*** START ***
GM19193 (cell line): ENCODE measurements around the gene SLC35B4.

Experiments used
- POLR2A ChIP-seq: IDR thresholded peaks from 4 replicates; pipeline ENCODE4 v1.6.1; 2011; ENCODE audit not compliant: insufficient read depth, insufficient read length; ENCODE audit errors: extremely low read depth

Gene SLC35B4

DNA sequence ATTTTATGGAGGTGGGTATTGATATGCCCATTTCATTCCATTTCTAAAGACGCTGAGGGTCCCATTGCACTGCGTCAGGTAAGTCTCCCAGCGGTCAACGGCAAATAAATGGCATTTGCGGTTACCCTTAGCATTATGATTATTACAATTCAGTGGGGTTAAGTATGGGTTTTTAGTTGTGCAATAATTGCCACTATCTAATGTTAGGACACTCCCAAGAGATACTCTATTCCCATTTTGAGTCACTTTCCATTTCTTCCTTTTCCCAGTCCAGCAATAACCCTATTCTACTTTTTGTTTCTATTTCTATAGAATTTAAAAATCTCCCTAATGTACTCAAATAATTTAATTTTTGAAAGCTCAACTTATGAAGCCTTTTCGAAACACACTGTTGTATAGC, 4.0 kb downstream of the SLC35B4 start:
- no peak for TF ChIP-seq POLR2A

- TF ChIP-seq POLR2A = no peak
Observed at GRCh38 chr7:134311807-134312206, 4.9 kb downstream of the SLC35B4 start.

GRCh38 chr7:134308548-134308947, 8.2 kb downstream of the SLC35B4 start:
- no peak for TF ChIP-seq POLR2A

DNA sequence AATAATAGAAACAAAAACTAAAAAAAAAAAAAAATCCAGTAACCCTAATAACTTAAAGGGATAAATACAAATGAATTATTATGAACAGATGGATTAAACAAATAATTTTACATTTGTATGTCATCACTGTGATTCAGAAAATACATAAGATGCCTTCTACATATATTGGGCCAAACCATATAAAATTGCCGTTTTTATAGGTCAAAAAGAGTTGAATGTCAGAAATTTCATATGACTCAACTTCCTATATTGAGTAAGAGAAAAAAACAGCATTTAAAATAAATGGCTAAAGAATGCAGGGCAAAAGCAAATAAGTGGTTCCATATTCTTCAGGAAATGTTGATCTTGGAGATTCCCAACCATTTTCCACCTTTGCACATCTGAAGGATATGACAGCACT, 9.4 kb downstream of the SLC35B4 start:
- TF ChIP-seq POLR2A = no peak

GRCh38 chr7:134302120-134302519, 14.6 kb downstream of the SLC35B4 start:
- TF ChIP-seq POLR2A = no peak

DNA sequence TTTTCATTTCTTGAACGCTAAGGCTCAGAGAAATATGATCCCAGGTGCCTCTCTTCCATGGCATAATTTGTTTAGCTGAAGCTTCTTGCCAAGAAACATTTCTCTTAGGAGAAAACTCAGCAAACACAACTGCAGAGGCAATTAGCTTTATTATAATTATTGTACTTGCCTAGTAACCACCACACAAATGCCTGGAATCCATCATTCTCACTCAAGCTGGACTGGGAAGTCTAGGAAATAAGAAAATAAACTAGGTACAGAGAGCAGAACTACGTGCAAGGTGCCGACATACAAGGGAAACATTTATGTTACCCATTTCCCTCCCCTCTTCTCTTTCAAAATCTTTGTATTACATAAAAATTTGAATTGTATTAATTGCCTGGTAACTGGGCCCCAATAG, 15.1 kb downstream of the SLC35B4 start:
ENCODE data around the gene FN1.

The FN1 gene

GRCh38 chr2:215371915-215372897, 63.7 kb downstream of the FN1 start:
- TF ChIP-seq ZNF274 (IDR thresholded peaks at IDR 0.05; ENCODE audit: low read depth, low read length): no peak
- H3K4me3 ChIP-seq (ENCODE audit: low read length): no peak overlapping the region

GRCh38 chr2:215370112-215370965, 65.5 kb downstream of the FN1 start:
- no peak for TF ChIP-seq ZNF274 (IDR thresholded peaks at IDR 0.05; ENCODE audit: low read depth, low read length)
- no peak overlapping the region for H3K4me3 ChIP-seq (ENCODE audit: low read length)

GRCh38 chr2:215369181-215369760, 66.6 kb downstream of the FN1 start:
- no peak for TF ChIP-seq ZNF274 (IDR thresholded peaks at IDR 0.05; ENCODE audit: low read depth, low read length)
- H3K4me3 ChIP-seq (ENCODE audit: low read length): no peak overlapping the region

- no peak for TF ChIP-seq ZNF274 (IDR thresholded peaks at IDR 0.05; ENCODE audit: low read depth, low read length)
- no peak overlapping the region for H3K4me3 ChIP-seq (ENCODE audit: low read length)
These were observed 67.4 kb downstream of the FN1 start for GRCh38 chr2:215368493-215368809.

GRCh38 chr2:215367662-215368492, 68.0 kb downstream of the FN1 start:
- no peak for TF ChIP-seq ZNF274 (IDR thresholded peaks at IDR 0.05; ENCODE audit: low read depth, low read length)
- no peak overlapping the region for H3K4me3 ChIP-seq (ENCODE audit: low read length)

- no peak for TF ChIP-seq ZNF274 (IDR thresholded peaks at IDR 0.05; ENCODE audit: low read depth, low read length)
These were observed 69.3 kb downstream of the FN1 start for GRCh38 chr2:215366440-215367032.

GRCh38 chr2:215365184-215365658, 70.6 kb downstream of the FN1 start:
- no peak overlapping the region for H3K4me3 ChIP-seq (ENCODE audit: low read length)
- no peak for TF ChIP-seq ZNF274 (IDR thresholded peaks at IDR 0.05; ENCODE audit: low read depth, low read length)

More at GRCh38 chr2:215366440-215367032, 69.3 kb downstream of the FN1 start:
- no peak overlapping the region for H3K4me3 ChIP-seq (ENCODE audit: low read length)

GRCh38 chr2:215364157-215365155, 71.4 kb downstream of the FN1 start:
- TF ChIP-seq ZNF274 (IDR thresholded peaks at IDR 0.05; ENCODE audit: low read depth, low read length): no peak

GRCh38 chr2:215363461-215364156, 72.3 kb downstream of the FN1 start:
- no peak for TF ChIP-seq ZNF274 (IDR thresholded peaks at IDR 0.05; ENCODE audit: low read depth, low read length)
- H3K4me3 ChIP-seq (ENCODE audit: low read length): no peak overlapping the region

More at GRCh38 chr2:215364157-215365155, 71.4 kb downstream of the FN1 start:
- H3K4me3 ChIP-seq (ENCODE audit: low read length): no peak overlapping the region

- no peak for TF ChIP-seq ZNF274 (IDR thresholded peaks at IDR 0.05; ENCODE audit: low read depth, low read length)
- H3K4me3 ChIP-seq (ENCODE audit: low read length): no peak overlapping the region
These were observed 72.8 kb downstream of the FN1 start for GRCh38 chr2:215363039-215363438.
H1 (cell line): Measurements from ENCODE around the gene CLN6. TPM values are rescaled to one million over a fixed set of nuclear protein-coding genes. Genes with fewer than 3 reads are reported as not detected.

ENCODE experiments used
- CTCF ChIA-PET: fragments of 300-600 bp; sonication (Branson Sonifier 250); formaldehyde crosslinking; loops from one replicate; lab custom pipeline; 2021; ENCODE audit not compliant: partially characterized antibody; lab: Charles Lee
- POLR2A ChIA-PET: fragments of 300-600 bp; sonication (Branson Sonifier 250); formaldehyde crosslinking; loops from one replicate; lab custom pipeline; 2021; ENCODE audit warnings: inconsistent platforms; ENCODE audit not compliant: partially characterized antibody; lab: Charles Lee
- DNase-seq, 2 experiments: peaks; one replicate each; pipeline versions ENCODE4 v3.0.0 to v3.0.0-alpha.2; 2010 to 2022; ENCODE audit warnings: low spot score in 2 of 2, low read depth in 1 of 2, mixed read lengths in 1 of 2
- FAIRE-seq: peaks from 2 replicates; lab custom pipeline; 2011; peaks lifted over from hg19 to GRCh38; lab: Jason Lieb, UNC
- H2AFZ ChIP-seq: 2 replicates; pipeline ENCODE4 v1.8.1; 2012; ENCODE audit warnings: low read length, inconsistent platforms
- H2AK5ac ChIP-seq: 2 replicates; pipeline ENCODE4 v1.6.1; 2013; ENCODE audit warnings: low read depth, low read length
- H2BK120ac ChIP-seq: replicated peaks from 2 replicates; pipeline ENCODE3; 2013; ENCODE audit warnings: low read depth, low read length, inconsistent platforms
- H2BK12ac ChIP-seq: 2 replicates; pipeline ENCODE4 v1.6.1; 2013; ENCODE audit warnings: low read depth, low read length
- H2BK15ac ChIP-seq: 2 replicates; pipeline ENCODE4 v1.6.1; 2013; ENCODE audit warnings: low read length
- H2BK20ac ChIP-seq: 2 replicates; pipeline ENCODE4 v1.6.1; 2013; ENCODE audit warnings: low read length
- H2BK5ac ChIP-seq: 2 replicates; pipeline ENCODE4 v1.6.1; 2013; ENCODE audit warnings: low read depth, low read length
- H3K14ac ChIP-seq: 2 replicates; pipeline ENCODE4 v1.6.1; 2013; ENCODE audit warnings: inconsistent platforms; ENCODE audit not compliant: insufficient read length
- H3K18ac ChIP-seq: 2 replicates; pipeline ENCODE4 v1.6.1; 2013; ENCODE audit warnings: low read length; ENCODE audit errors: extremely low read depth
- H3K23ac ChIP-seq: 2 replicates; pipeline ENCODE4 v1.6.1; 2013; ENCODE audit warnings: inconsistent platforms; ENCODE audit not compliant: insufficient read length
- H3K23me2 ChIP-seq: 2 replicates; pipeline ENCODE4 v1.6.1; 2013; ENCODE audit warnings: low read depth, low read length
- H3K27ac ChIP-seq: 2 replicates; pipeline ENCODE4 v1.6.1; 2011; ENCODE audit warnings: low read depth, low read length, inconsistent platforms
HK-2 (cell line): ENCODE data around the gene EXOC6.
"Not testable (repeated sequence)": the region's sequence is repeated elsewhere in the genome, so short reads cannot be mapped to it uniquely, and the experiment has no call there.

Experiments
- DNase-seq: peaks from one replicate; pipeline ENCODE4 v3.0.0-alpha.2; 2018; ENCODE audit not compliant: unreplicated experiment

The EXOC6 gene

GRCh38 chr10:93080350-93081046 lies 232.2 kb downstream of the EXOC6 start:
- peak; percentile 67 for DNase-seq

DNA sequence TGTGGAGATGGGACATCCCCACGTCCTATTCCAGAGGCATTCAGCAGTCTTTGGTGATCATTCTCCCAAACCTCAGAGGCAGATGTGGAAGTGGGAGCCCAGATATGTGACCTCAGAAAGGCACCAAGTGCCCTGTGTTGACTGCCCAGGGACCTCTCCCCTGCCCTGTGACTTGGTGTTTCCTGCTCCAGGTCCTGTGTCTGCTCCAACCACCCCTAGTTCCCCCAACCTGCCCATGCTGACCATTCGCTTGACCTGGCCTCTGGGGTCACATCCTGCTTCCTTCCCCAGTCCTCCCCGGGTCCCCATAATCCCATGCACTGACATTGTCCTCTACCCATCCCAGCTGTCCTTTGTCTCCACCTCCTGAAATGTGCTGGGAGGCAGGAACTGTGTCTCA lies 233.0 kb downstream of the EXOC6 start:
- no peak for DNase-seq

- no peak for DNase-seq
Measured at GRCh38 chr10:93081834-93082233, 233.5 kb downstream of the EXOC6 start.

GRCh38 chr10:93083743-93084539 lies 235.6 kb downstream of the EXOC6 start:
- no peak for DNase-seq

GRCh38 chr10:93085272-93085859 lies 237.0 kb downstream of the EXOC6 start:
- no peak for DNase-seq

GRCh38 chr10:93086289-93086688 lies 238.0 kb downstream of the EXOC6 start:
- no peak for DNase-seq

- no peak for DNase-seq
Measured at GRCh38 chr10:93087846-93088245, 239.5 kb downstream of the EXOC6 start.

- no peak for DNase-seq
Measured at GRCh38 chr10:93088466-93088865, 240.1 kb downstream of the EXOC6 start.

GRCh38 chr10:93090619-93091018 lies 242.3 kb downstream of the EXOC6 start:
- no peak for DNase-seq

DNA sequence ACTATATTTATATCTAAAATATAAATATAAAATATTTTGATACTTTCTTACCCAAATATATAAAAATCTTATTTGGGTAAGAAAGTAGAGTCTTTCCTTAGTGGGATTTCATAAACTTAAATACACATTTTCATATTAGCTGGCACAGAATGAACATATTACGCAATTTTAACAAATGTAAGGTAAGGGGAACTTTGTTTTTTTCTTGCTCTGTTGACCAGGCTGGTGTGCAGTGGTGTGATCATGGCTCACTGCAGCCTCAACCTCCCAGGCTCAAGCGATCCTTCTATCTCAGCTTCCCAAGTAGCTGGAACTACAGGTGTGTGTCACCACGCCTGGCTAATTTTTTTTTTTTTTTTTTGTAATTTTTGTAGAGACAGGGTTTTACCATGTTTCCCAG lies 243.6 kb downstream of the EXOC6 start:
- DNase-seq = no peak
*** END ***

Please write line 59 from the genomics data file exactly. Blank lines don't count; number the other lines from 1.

- H2BK12ac ChIP-seq: 2 replicates; pipeline ENCODE4 v1.6.1; 2013; ENCODE audit warnings: low read depth, low read length